This stuff is not cheap, but it’s worth it. As if the quality weren’t enough, they have such great customer service that I actually tell people about it apropos of nothing, even when I’m not talking about my hair. Once I was charged twice, and before I could even notice it myself, I had an email from them telling me there had been an error and they would be refunding my card. They answer every question on their Instagram feed. They respond to emails very quickly. Once they sent me a little package with a set of branded, empty travel-sized bottles so I could put my product in them when I went out of town. And their ads have a lot of diverse models on them. All of these things make me even happier to spend nearly my entire beauty budget on hair stuff.

I was not paid or even asked to write this review. I just really like them, and I think not only do good companies deserve good reviews, but as a woman of color and person with lots of ingredient restrictions, I like helping my fellow of-colors and ingredient-restricted friends out.

Get $10 off your first purchase of shampoo, conditioner, and mask (or any combination thereof!) by clicking here.

fitness for bibliophiles: circe

It is a common saying that women are delicate creatures, flowers, eggs, anything that may be crushed in a moment’s carelessness. If I had ever believed it, I no longer did.

–Circe, by Madeline Miller

My usual retort to any cis woman when she tells me that she doesn’t want to lift heavy weights because she doesn’t want to bulk up goes something like this: “Are you eating 200 grams of protein a day and taking testosterone supplements? Cause if you’re not, lifting some weights is not going to bulk you up.” It’s a joke, but it’s also true. Generally speaking, if you are genetically female, you are not designed to get substantially bulky without outside help. Lifting twenty pounds instead of two will not change that, though it will make you stronger.

There are two important things in fitness, and you don’t exactly get them at the same time: muscular strength and muscular endurance. Strength is what you can lift, right? Endurance is how often or for how long you can lift it. Want to increase your strength? Go high weight, low rep. Want to increase your endurance? Go low weight, high rep. Want to be fit? Do both.

Low weight, high rep is how many workouts marketed to women are designed: LA Fitness’ Body Works Plus Abs program, barre classes, and Pound are some examples. They trade on the fear that women have about bulking up, which is too bad, because they could just market themselves as muscular endurance classes without the fear-mongering. They are fantastic for that! But at some point you also have to work on more sustained and heavier exercises if you want to get stronger. Lifting heavy weight to failure in, say, six reps will do wonders for your overall strength, while lifting light weights to failure in, say, 32 reps, will help you with your stamina.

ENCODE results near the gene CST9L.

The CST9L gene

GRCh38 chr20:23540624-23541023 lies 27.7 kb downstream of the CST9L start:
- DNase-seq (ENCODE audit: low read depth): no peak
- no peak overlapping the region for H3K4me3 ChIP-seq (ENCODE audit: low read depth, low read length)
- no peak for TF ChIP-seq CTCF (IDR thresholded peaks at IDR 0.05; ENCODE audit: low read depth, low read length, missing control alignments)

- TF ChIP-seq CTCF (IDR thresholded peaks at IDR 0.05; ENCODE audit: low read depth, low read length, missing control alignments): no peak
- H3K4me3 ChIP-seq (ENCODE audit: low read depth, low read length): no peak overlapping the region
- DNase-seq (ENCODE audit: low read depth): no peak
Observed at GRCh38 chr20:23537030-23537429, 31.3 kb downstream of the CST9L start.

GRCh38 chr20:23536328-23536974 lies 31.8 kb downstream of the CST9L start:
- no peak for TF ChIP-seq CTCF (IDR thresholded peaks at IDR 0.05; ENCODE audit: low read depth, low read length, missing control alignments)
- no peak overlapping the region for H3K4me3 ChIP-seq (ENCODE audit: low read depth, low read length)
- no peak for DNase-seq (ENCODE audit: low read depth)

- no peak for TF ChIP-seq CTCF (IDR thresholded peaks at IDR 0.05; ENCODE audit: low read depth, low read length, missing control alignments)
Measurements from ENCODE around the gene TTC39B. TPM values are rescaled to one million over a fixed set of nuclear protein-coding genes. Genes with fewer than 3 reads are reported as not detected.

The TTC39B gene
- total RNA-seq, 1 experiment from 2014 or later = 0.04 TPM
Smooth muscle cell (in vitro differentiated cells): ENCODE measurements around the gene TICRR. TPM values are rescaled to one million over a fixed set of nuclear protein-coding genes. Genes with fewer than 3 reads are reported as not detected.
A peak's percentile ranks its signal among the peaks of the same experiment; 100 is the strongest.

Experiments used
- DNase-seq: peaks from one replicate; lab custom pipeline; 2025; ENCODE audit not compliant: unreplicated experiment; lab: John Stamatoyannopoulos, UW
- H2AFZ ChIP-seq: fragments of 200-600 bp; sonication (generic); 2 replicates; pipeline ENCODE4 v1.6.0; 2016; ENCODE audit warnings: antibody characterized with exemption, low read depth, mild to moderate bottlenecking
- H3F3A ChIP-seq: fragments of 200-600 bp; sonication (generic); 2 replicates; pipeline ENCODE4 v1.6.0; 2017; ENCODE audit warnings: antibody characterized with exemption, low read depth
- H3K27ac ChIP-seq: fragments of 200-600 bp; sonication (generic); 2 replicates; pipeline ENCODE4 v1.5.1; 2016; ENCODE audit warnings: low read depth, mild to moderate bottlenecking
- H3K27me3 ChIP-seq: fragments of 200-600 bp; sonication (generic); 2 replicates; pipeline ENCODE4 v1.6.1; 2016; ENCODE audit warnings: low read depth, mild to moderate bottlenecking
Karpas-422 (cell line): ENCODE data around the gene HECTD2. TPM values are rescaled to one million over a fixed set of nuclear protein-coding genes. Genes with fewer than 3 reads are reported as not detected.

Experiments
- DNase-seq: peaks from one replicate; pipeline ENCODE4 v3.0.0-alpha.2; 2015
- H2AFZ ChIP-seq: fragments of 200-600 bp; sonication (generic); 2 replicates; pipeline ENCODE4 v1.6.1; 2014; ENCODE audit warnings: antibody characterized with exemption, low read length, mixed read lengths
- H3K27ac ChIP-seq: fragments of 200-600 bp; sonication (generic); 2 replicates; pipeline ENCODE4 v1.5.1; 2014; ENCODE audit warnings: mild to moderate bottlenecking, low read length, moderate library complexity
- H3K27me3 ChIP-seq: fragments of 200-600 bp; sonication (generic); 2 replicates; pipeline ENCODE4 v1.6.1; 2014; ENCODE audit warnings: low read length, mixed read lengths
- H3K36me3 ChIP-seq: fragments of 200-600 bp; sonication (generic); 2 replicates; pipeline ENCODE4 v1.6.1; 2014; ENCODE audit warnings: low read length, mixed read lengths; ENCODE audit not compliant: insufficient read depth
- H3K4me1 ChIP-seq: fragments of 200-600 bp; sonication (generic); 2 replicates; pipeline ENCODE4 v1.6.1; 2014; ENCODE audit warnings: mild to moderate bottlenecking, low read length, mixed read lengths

Please do both. Please.

There’s nothing new or interesting about saying that women are shamed a lot when it comes to fitness. We are told not to do things that will make us bulk up, even though that’s not how science works anyway, and we’re told we’re always inadequate but that doesn’t mean we shouldn’t keep trying to “improve” every day, and and and. But if there’s one thing I can impart to you (and assume about you), it’s that you should not be afraid of lifting heavier weights (and you probably aren’t doing a lot of it). That doesn’t literally mean you have to go bench press 200 pounds, though feel free if you want to. It could also mean doing slow bodyweight exercises, throwing some pushups into your routine, strapping on or setting up some resistance bands to push and pull. But don’t speed through everything with two pounds.

The goddess Circe doesn’t give any fucks about society’s wishes for her, though in our human defense, we don’t have centuries upon centuries to unlearn harmful body messages, and she did. Though this book starts out kind of boring, essentially just giving us summaries of all the major Greek myths, it gradually turns into this really fantastic feminist tale, and I’m so glad I stuck with the initial boring bits to get to the amazing rest of it all. Highly recommend.

Get the book @ iTunes | iBooks | Amazon | IndieBound | your library

review: the p.volve method